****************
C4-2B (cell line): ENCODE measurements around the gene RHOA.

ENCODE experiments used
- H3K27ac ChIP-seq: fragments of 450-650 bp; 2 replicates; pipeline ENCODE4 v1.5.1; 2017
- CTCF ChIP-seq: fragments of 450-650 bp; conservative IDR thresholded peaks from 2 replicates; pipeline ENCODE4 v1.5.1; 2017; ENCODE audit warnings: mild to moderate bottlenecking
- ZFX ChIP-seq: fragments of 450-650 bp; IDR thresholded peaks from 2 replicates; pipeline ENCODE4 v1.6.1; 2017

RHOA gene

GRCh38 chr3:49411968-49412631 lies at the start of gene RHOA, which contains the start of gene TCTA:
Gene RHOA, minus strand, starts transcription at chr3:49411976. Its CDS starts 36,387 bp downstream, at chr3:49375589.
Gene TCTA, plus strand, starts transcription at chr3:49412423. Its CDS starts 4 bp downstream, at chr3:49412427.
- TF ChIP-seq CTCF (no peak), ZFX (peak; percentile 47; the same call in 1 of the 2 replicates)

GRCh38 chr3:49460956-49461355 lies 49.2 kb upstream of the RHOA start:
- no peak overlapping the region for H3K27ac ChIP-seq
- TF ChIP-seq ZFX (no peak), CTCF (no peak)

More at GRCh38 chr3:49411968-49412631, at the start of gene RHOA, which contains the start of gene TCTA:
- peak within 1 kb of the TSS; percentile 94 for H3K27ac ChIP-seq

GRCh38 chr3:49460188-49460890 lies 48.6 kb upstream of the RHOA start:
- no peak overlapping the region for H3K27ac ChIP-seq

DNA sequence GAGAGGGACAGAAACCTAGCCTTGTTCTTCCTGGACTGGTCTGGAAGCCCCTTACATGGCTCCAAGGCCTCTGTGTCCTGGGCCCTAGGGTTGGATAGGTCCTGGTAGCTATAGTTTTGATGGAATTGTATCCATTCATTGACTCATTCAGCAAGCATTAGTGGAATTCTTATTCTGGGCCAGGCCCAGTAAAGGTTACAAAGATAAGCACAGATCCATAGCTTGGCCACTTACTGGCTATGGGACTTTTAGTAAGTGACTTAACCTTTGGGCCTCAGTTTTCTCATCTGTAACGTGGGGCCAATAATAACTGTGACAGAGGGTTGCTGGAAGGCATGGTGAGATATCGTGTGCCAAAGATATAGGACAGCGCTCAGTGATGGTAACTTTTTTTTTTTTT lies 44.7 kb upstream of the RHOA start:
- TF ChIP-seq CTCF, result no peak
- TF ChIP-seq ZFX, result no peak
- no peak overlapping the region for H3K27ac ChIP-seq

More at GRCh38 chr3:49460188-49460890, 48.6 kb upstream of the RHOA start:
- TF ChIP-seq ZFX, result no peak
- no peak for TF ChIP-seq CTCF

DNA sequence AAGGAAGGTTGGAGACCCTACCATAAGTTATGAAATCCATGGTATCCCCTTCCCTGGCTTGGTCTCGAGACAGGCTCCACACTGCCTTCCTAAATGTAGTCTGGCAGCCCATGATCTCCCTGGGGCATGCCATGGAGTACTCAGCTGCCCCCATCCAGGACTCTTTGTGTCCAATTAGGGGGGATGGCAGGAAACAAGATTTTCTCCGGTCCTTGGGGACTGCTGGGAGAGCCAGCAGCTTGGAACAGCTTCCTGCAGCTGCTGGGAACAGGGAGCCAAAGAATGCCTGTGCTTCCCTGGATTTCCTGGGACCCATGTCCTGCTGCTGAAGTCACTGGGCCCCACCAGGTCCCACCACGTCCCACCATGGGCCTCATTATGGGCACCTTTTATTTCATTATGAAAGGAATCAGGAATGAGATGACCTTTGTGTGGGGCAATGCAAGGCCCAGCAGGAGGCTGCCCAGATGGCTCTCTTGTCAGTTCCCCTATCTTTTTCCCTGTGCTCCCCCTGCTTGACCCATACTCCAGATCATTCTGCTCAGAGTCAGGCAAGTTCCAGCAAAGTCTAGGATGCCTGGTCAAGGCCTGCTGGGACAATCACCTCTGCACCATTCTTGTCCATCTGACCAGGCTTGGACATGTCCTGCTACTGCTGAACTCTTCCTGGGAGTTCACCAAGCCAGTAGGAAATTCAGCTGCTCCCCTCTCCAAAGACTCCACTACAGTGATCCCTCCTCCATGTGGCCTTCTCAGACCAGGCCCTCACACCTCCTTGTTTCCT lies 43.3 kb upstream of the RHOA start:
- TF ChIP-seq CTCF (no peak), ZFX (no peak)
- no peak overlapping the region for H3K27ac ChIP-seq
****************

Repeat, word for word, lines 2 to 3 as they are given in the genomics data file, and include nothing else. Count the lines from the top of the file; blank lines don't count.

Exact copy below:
ENCODE experiments used
- H3K27ac ChIP-seq: fragments of 450-650 bp; 2 replicates; pipeline ENCODE4 v1.5.1; 2017